So the U.S. Taito mobile titles are developed third-party by U.S. companies?
KF: Yes, exactly. But I rely on porting
-- the conversion to many mobile phones, and I rely on them for porting
only. Basically what I do is I ask Taito's in-house programmer or in-house
developer or a third-party in Japan to develop a master application.
I always ask them to make three kinds of applications. It's actually
the screen size [that's the problem]. So I make small-sized, medium-sized,
and large-sized screen applications. After that, I ask the porting house
in the U.S. to start porting games to the more than 200 phones. I think
this is the best way to maintain the game quality and the fast delivery.
Are you trying to bring a porting
house inside? I know when Konami built up their mobile division in the
U.S., they actually bought my friend's company
Blue Label, which was a porting house, and then brought it internal.
KF: So far, we don't have such plans. We have to do exactly the same things in the future. Before that, I have to maximize the revenue first. At the moment, I rely on third-party developers to take care of the games.
But making a master application in Japan is pretty good, because nowadays, most carriers want to see the working application on the phone to evaluate it. Previously, we gave them one piece of paper about the content, a game plan. It used to work, but it's no longer viable. Now they want to see what a game looks like and how it is. So it's safer to ask to make a master application first, then show them and get approval, then start porting, so we can minimize our risk in this case.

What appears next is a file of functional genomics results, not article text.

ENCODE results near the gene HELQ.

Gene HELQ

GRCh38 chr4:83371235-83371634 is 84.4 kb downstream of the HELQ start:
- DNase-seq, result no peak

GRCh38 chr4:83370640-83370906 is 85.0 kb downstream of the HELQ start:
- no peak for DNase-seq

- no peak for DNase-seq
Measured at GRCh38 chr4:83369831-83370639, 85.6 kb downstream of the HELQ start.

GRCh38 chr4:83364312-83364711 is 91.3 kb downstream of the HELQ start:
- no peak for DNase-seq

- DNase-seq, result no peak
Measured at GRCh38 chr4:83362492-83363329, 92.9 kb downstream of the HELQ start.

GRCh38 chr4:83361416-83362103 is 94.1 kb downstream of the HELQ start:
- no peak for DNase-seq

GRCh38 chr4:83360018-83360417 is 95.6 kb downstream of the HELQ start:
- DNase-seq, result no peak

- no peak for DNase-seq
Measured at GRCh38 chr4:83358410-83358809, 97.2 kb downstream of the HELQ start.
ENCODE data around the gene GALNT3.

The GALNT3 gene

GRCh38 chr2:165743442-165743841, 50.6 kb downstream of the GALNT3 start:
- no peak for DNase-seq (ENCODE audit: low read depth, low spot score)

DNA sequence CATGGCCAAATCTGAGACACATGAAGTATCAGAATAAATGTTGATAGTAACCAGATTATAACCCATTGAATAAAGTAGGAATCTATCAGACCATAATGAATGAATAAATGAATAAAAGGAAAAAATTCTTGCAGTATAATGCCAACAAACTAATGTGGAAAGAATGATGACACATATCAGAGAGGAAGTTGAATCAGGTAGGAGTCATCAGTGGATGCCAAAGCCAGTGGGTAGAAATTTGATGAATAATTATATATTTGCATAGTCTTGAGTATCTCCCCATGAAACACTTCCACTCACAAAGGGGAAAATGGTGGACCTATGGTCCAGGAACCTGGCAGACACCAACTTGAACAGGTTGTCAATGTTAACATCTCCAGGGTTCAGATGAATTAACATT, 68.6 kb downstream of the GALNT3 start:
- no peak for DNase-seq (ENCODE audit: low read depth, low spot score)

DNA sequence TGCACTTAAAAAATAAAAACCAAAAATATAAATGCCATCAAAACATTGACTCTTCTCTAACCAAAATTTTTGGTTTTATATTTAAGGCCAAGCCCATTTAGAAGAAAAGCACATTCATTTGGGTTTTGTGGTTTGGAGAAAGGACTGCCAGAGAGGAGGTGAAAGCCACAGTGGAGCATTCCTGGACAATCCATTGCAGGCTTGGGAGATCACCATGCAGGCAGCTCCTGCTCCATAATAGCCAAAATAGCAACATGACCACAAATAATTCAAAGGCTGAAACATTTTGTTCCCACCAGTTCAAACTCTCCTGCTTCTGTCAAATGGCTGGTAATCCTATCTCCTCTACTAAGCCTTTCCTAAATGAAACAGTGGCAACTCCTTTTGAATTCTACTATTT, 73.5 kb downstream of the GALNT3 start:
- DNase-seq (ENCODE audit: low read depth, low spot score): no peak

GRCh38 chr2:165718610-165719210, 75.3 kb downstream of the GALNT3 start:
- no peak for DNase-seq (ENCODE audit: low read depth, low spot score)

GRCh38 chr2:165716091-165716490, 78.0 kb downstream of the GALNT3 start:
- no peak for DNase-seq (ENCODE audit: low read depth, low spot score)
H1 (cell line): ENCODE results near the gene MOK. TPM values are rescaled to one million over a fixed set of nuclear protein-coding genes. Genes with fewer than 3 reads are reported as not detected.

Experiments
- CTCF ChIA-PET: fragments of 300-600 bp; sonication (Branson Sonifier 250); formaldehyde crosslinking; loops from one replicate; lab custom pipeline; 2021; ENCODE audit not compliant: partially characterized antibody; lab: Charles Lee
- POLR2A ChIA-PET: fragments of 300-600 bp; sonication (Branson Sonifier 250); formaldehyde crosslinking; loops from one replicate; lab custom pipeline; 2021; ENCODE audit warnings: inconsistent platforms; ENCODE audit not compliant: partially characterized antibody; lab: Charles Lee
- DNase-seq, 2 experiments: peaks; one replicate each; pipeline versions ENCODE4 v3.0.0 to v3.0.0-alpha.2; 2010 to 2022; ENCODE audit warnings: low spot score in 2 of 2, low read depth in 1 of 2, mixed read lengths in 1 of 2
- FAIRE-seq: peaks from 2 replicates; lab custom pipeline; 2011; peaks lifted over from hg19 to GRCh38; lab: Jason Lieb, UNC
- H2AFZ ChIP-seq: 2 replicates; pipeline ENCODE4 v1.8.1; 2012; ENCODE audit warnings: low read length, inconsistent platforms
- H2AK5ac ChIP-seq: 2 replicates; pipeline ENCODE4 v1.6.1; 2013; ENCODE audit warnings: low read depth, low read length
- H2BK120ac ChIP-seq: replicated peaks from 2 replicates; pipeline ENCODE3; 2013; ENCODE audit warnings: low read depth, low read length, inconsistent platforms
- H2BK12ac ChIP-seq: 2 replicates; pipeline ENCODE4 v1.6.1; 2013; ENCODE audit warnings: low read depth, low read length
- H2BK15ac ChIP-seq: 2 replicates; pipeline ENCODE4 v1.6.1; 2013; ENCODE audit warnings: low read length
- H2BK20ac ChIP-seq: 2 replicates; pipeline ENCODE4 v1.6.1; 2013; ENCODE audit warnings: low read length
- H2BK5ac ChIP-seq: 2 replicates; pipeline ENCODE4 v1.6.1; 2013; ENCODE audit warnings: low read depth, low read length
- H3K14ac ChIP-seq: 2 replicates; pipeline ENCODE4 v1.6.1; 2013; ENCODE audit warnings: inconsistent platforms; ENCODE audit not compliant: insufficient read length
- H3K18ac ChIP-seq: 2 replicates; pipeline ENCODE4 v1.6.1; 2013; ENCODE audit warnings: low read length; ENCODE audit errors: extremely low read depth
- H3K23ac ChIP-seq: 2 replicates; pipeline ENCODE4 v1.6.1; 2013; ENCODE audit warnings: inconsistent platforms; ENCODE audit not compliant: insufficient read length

How important are franchises like
Cooking Mama to Taito? It seems like the biggest hit Taito has
had in a while, even though it's a very small game.
KF: Exactly. Actually, Cooking Mama
was awarded as IGN's Best of E3 last year, and 700,000 copies have been
sold already in the U.S. market, with another 500,000 copies in Europe.
How much in Japan?
KF: Almost a million, actually. It's
kind of a blockbuster game for us, after more than ten years of silence.
We used to have blockbuster games in Japan, but we didn't launch this
game... have you ever heard of Let's Go By Train?
Yeah, Densha de Go!
KF: Yeah. That is popular in Japan, but we didn't release it overseas, because the game is not really suitable to the overseas market.
Of course. It's also about Japanese train lines.
KF: It's a very unique Japanese culture, actually.
I have the Saturn controller.
KF: (laughs) I think after Let's Go By Train, Cooking Mama is the most successful game of Taito's titles, actually. I'm confident the mobile version of the game will be successful in the U.S. market as well.
What's interesting to me is that
Taito, for a while, was very good at arcade-like games, like action
games and shooting games, all the way until 1995 and '96. Then, the
focus changed to trying to make more console-like games, and those didn't
do very well, but then Cooking Mama is really simple, easy, and
fast. It's just like the old Taito arcade games to me. It's like going
back to the way it used to work is suddenly working so much better.
KF: Exactly. (laughs)